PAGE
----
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CHEMINFO Record Number: 219
CCOHS Chemical Name: Isopropyl isocyanate

Isocyanic acid, isopropyl ester
Propyl isocyanate (non-specific name)

Chemical Name French: Isocyanate d'isopropyle
CAS Registry Number: 1795-48-8
UN/NA Number(s): 2483
RTECS Number(s): NQ9230000
EU EINECS/ELINCS Number: 217-276-5
Chemical Family: Isocyanic acid ester / isocyanate / aliphatic isocyanate / monoisocyanate / aliphatic monoisocyanate
Molecular Formula: C4-H7-N-O
Structural Formula: CH3-CH(CH3)-N=C=O


Appearance and Odour:
Colourless liquid; lachrymator (vapour irritates the eyes and causes tears).(4)

Odour Threshold:
No information available

Warning Properties:
Information not available for evaluation.

Uses and Occurrences:
Monoisocyanates are used as chemical intermediates in the production of drugs, pesticides, amines, ureas and other carbamoyl compounds.


Colourless liquid. Lachrymator. FLAMMABLE LIQUID AND VAPOUR. Vapour is heavier than air and may spread long distances. Distant ignition and flashback is possible. Can decompose at high temperatures forming toxic gases, such as nitrogen oxides and hydrogen cyanide. Closed containers may develop pressure and rupture on prolonged exposure to heat. Reacts violently with water. May polymerize if heated or in contact with water. VERY TOXIC. May be fatal if inhaled or swallowed. Vapour is probably extremely irritating to the eyes and respiratory tract. May cause lung injury--effects may be delayed. Liquid may cause skin and eye irritation.


Effects of Short-Term (Acute) Exposure

Isopropyl isocyanate is a very strong irritant and initial injury is probably confined to areas of direct contact such as the nose, mouth and respiratory tract. Very serious and persistent respiratory system and lung damage may occur which can result in death.(1)
Typical symptoms include breathlessness, dry cough, throat irritation or choking, chest pain/tightness, difficulty in breathing and possibly coughing up blood. Other common symptoms include lethargy, loss of appetite, convulsions and coma.(1) Symptoms may appear immediately or may be delayed several hours after exposure, depending upon the concentration, and may continue for 3 to 7 days or longer. Permanent lung damage may result.
Inhalation of very high levels might cause chemical bronchitis with asthma-like wheezing and can be fatal due to severe respiratory tract and lung damage (pulmonary edema).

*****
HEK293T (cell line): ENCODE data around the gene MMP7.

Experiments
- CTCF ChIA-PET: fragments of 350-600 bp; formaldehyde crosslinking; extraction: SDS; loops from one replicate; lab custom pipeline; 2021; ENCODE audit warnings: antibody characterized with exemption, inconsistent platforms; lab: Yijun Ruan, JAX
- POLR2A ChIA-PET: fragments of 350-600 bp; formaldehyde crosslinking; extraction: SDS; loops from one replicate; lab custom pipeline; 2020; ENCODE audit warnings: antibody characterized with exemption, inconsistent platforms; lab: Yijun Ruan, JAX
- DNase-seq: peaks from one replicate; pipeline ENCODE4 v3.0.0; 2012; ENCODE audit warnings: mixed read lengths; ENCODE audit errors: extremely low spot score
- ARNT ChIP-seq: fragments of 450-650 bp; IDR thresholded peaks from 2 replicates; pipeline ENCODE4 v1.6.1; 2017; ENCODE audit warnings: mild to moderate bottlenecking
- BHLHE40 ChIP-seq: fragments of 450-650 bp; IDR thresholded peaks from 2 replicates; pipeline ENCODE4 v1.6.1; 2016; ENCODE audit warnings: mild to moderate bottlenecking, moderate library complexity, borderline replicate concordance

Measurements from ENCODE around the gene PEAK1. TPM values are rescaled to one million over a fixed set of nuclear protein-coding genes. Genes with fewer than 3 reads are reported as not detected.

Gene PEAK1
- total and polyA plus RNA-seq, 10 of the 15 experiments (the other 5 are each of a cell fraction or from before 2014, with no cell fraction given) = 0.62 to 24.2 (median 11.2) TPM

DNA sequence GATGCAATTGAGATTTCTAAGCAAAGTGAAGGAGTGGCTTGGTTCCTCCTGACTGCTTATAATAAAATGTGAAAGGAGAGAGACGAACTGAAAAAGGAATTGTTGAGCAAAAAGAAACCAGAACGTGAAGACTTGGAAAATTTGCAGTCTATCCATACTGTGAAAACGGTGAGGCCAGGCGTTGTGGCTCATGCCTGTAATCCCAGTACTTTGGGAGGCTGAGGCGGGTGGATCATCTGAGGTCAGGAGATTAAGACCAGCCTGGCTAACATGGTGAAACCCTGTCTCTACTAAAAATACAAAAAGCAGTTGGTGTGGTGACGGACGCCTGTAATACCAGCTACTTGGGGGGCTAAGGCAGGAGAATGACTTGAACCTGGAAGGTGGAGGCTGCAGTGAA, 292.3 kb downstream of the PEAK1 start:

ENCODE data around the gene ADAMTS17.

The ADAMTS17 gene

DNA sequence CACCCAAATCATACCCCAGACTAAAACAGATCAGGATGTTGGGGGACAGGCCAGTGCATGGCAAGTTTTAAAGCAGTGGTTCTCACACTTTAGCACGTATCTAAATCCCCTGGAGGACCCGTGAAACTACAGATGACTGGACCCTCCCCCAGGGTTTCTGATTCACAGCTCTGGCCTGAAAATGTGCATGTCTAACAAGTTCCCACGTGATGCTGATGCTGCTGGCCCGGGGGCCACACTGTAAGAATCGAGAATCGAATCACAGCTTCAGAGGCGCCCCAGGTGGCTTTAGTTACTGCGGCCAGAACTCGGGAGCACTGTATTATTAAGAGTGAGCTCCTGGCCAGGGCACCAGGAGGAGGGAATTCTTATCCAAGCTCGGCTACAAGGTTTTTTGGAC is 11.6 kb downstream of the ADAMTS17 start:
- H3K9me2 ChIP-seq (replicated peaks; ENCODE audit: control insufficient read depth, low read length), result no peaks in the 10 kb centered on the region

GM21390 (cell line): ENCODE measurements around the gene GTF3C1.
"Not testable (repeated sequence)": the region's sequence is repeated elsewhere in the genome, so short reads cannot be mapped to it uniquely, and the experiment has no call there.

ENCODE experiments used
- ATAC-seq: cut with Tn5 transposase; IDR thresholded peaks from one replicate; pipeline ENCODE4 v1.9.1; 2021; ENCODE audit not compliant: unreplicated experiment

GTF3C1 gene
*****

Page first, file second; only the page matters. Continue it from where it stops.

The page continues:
There are currently no reports of these effects in people working with isopropyl isocyanate.

Skin Contact:
The liquid can probably cause severe skin irritation, redness, blistering (edema) and possibly tissue death (necrosis). No information is available, but similar monoisocyanates have caused severe skin irritation in laboratory animals.(1)
Like other isocyanates, isopropyl isocyanate may cause skin sensitization, although there are no reports of this happening.

Eye Contact:
The liquid can probably cause very severe eye injury and severe permanent eye damage (tissue death). No information is available, but similar monoisocyanates have caused severe permanent eye injury in laboratory animals.(1)
Exposure to the vapour may cause irritation with tearing. Exposure to very high concentrations may result in severe eye injury, including intense burning of the eyes, and corneal ulcerations. In most cases, these effects are expected to be temporary.

There have been no reports of people ingesting isopropyl isocyanate and ingestion is unlikely to occur in the workplace. Ingestion would probably cause severe irritation of the mouth, throat and digestive tract.

Effects of Long-Term (Chronic) Exposure

Lungs/Respiratory System:
Animal evidence suggests that long-term, low-level exposure could cause significant damage to the respiratory system.

Exposure to isocyanates is likely to aggravate individuals with existing respiratory disease, such as chronic bronchitis, and emphysema.

Respiratory Sensitization:
Some isocyanates are well known to cause respiratory sensitization. However, there are no reports of isopropyl isocyanate or other monoisocyanates causing respiratory sensitization.
Isocyanate respiratory sensitization is usually caused by a very large exposure, or by multiple exposure. Although varying periods of exposure (1 day to years) may elapse before sensitization occurs, it develops more often during the first few months of exposure. Sensitized individuals react to very low levels of airborne isocyanates that have no effect on unsensitized people.(2)
Cross-sensitization between different isocyanates may occur.(3)

Skin Sensitization:
There have been no reports of isopropyl isocyanate causing skin sensitization in humans or animals. Other isocyanates are skin sensitizers.


There is no human or animal information.

The International Agency for Research on Cancer (IARC) has not evaluated the carcinogenicity of this chemical.

The American Conference of Governmental Industrial Hygienists (ACGIH) has no listing for this chemical.

The US National Toxicology Program (NTP) has not listed this chemical in its report on carcinogens.

Teratogenicity and Embryotoxicity:
There is no human or animal information.

Reproductive Toxicity:
There is no human or animal information.

There are no reports of human or animal in vivo studies.

Toxicologically Synergistic Materials:
Insufficient information

Potential for Accumulation: